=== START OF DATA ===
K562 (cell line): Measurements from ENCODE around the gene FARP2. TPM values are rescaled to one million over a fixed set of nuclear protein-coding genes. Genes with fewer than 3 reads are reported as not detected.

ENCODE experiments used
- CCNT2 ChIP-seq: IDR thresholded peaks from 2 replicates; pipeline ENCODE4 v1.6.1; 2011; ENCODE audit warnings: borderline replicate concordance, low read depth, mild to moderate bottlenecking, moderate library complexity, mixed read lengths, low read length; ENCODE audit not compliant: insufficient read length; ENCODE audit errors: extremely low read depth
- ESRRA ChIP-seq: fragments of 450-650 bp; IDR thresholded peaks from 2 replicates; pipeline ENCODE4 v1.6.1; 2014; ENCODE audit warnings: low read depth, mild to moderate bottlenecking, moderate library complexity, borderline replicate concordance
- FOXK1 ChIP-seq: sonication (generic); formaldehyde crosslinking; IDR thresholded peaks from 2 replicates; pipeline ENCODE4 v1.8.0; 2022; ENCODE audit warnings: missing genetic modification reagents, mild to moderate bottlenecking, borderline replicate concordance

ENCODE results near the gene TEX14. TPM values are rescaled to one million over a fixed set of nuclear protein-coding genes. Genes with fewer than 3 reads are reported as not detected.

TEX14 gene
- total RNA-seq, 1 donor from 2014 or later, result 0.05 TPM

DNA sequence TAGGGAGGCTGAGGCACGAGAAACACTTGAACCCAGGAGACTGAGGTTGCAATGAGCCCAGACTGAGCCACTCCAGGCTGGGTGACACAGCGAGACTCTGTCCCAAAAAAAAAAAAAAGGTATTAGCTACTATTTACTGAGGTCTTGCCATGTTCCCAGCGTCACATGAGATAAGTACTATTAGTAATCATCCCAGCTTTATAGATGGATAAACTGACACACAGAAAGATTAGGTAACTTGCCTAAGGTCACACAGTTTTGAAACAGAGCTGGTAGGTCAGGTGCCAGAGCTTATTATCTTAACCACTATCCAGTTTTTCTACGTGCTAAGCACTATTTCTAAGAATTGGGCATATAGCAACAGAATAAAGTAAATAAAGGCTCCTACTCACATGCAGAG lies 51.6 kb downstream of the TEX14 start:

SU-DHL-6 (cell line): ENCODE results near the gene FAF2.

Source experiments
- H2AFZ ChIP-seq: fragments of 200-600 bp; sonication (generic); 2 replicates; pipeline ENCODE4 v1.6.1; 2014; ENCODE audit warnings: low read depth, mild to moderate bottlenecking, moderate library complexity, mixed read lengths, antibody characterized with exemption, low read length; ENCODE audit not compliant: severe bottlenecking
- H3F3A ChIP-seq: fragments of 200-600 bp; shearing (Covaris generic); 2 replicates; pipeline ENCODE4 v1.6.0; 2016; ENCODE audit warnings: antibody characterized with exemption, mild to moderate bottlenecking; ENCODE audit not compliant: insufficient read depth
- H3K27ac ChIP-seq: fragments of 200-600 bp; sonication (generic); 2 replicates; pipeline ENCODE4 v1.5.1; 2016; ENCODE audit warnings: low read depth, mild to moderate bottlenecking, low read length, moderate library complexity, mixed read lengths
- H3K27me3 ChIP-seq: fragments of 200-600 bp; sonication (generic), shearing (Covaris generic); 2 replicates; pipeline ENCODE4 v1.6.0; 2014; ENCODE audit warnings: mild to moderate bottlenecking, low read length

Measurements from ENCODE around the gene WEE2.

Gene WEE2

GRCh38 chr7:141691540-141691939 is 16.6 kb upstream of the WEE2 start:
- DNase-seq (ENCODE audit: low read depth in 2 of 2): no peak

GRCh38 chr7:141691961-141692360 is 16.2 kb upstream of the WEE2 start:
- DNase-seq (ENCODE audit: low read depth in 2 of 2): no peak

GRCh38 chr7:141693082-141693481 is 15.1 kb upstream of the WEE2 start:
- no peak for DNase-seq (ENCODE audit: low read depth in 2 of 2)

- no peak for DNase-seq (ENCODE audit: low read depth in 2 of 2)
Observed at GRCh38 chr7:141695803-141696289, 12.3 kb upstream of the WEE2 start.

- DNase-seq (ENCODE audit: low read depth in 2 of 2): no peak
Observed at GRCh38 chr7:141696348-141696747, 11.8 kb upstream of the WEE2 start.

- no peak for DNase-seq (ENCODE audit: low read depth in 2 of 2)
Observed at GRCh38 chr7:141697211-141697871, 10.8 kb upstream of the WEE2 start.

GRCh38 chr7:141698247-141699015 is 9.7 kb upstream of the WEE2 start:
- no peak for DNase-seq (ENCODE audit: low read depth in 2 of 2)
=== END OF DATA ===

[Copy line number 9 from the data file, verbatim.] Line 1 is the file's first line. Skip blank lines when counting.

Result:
DNA sequence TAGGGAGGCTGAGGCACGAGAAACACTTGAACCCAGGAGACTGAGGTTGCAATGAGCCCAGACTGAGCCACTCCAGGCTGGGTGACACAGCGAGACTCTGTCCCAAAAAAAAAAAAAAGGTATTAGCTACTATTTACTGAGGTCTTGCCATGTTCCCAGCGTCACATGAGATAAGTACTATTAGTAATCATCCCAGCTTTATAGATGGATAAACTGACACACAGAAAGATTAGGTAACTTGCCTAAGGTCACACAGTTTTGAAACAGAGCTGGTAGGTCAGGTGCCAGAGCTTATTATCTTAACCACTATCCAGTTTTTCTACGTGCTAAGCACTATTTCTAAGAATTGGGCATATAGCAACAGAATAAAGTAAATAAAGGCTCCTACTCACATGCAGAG lies 51.6 kb downstream of the TEX14 start: